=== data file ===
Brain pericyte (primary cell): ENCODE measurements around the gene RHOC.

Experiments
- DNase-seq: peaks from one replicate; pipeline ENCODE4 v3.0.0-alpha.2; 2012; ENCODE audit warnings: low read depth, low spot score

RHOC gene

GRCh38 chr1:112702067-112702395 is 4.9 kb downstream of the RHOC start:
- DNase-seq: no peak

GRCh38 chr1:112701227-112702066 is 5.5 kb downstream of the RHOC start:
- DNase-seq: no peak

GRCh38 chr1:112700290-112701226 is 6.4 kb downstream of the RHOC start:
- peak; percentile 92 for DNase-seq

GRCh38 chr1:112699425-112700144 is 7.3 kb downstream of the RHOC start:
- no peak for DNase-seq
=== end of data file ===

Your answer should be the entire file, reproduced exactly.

Brain pericyte (primary cell): ENCODE measurements around the gene RHOC.

Experiments
- DNase-seq: peaks from one replicate; pipeline ENCODE4 v3.0.0-alpha.2; 2012; ENCODE audit warnings: low read depth, low spot score

RHOC gene

GRCh38 chr1:112702067-112702395 is 4.9 kb downstream of the RHOC start:
- DNase-seq: no peak

GRCh38 chr1:112701227-112702066 is 5.5 kb downstream of the RHOC start:
- DNase-seq: no peak

GRCh38 chr1:112700290-112701226 is 6.4 kb downstream of the RHOC start:
- peak; percentile 92 for DNase-seq

GRCh38 chr1:112699425-112700144 is 7.3 kb downstream of the RHOC start:
- no peak for DNase-seq